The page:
Conventional rockets work the “throwing mass out the back end.” The thrust developed depends on the mass of the ejecta and the speed of ejection.
One of the major problems with conventional rockets is the relatively low “efflux velocity” achievable with burning, or in some cases exploding rocket fuel. If you can double the speed of efflux you can get the same thrust with one fourth of the ejection mass. Obviously, cutting the fuel requirement in half would make those day trips to the Moon a whole lot more practical.
Before WWII one of Werner Von Braun’s fellows in the German Interplanetary Society, Herr Dr. Hermann Oberst, proposed to increase efflux velocity by placing a negative charge on the fuel, and a much higher charge on a part of the rocket motors. The charged fuel was burned, and then the charged ejection mass was violently repelled by the rocket tube itself.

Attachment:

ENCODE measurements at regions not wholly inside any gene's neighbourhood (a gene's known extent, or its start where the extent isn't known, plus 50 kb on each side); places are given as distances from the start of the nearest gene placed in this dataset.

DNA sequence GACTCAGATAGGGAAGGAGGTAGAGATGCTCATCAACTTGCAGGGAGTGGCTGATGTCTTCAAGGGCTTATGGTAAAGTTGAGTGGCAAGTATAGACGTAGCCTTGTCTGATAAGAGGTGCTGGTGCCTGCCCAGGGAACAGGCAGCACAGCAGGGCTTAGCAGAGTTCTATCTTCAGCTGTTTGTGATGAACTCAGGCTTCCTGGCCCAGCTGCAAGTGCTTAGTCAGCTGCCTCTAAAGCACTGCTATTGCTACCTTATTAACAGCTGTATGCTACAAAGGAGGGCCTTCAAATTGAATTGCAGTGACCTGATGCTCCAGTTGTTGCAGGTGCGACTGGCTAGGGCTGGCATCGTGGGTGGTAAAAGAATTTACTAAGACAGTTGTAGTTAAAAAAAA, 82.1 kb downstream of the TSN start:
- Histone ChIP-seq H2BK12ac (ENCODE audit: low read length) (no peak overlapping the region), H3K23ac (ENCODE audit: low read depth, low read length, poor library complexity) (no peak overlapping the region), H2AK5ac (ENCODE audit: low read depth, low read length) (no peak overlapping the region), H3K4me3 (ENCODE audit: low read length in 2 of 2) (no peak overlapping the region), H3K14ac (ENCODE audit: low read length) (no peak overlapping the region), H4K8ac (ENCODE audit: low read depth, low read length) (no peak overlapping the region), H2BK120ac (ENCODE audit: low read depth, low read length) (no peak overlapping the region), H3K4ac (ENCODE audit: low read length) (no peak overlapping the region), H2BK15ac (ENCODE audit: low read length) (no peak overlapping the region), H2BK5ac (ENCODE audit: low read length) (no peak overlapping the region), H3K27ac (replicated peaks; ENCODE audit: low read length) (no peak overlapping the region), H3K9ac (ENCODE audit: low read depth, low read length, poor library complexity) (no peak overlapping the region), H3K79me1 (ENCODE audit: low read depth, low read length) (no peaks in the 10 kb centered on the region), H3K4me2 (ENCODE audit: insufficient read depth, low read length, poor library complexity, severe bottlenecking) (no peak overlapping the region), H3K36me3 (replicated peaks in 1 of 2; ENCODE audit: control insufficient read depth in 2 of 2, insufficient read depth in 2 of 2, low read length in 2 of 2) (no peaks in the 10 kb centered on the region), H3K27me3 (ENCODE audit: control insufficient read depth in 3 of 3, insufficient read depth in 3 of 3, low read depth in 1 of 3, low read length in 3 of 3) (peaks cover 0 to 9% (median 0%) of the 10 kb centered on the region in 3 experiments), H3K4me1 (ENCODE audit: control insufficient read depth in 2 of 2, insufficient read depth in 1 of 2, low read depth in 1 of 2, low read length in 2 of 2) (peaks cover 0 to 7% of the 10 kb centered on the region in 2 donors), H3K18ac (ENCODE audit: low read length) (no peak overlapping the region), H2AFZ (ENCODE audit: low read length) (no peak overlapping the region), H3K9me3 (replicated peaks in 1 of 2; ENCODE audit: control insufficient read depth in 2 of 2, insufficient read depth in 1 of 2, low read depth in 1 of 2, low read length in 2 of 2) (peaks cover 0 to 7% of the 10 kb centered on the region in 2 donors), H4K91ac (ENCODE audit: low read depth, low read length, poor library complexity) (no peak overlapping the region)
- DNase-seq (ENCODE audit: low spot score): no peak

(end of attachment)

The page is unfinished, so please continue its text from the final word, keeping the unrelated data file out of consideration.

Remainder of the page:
In ground based tests the scheme works quite well. All we need is a compact and lightweight gigawatt power supply. One that weighs perhaps ten percent of the weight of the no longer needed rocket fuel.
And “Space Cadet’s” here we come. Blast off in Kansas and the next stop is Mare Imbrium Station. I wish!